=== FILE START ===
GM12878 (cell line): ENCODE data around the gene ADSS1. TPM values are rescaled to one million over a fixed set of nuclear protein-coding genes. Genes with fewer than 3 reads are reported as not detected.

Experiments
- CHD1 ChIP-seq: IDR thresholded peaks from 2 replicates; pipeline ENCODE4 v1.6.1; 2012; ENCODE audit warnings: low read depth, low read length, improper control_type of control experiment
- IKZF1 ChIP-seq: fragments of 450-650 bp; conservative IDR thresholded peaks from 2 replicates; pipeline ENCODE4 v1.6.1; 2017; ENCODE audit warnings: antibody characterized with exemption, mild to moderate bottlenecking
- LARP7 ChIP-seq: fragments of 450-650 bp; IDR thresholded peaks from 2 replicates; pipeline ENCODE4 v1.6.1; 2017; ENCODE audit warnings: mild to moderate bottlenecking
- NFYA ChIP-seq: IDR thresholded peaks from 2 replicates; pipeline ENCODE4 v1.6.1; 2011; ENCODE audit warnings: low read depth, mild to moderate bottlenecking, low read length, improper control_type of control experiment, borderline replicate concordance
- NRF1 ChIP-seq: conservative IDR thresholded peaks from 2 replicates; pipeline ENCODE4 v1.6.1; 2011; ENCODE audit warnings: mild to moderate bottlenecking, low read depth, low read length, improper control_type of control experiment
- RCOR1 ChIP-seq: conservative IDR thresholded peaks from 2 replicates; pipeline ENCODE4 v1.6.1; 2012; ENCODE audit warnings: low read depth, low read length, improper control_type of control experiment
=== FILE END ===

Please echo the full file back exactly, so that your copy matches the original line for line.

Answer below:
GM12878 (cell line): ENCODE data around the gene ADSS1. TPM values are rescaled to one million over a fixed set of nuclear protein-coding genes. Genes with fewer than 3 reads are reported as not detected.

Experiments
- CHD1 ChIP-seq: IDR thresholded peaks from 2 replicates; pipeline ENCODE4 v1.6.1; 2012; ENCODE audit warnings: low read depth, low read length, improper control_type of control experiment
- IKZF1 ChIP-seq: fragments of 450-650 bp; conservative IDR thresholded peaks from 2 replicates; pipeline ENCODE4 v1.6.1; 2017; ENCODE audit warnings: antibody characterized with exemption, mild to moderate bottlenecking
- LARP7 ChIP-seq: fragments of 450-650 bp; IDR thresholded peaks from 2 replicates; pipeline ENCODE4 v1.6.1; 2017; ENCODE audit warnings: mild to moderate bottlenecking
- NFYA ChIP-seq: IDR thresholded peaks from 2 replicates; pipeline ENCODE4 v1.6.1; 2011; ENCODE audit warnings: low read depth, mild to moderate bottlenecking, low read length, improper control_type of control experiment, borderline replicate concordance
- NRF1 ChIP-seq: conservative IDR thresholded peaks from 2 replicates; pipeline ENCODE4 v1.6.1; 2011; ENCODE audit warnings: mild to moderate bottlenecking, low read depth, low read length, improper control_type of control experiment
- RCOR1 ChIP-seq: conservative IDR thresholded peaks from 2 replicates; pipeline ENCODE4 v1.6.1; 2012; ENCODE audit warnings: low read depth, low read length, improper control_type of control experiment